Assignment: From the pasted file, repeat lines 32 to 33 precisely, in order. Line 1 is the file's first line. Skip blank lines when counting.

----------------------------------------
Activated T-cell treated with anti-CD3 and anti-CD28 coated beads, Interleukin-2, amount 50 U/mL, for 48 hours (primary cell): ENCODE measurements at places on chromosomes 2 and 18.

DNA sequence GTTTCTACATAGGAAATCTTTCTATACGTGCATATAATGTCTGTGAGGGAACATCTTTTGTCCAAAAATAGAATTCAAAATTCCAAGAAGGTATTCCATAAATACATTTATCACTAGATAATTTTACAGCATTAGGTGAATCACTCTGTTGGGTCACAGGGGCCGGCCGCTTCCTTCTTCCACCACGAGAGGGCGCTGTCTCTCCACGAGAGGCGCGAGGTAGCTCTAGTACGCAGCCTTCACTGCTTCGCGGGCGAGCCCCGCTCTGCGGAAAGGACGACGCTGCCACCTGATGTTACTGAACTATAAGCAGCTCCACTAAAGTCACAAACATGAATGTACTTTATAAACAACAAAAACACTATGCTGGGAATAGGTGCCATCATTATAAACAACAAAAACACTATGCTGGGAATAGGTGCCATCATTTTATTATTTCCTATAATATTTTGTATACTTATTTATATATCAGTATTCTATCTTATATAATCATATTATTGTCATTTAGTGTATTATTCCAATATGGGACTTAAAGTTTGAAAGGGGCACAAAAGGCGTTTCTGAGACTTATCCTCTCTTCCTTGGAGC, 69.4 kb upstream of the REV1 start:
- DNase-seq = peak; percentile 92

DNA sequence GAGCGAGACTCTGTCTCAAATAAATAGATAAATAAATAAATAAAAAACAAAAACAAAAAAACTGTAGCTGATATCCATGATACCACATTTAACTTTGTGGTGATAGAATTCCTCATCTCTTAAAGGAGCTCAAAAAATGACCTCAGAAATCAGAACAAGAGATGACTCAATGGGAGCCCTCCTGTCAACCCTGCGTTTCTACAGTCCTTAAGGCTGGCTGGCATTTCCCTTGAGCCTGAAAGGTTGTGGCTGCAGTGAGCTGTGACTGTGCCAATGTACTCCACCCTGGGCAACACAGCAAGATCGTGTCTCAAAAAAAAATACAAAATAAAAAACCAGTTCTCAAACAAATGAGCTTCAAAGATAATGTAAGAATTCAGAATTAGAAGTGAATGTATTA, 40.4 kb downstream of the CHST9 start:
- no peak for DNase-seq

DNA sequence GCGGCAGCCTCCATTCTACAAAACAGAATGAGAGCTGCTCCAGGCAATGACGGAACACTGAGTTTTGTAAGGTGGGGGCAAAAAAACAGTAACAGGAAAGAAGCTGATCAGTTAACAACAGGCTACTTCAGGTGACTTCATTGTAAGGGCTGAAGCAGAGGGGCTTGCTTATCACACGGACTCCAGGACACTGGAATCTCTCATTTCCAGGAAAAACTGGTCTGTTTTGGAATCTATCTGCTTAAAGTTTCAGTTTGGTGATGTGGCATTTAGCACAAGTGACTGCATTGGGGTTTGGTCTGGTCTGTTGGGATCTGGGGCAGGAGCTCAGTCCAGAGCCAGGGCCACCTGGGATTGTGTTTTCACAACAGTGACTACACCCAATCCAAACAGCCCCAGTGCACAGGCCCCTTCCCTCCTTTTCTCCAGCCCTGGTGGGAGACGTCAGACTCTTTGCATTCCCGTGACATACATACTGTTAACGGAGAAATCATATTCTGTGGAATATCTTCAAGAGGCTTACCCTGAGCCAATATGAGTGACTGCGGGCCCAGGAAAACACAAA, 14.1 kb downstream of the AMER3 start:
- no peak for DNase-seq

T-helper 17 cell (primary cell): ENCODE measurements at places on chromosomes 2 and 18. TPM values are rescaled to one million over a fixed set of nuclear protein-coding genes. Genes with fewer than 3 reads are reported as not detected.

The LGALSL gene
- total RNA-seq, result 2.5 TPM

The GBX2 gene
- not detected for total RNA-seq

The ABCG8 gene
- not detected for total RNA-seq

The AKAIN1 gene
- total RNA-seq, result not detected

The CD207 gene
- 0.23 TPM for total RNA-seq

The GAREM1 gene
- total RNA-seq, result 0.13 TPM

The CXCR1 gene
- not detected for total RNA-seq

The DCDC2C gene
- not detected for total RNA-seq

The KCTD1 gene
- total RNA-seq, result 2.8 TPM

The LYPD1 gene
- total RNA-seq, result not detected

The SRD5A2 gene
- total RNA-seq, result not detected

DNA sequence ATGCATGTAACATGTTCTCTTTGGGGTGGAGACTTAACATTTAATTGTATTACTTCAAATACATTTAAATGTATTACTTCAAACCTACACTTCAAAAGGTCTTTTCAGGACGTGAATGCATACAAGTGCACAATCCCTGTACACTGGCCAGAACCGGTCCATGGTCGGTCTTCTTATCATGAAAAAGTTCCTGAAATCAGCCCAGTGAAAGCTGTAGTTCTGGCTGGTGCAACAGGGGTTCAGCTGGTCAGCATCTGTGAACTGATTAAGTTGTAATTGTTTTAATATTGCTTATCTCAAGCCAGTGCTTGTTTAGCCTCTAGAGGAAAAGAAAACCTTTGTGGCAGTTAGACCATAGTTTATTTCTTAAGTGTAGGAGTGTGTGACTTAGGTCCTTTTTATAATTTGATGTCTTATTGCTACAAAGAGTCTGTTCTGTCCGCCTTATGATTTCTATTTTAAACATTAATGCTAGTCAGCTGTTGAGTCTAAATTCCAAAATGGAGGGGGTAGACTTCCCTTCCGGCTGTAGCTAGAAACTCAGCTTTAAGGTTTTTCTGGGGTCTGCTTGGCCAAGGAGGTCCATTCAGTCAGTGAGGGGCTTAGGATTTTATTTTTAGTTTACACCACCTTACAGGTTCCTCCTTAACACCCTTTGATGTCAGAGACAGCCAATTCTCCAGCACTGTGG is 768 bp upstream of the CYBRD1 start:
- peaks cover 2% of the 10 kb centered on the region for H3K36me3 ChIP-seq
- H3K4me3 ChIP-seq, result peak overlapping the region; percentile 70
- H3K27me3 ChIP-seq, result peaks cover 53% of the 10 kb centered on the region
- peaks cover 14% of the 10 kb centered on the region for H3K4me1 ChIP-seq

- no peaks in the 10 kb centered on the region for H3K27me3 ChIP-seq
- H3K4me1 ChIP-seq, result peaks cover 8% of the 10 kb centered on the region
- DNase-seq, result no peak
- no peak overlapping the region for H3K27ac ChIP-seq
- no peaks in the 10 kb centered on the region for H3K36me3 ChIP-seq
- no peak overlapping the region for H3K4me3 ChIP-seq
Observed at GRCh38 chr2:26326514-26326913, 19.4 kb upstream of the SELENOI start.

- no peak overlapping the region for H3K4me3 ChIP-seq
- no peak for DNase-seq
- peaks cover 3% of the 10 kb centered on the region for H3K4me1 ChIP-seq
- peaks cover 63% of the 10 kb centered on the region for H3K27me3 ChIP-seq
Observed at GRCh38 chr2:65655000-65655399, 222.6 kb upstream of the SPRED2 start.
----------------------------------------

- peaks cover 2% of the 10 kb centered on the region for H3K36me3 ChIP-seq
- H3K4me3 ChIP-seq, result peak overlapping the region; percentile 70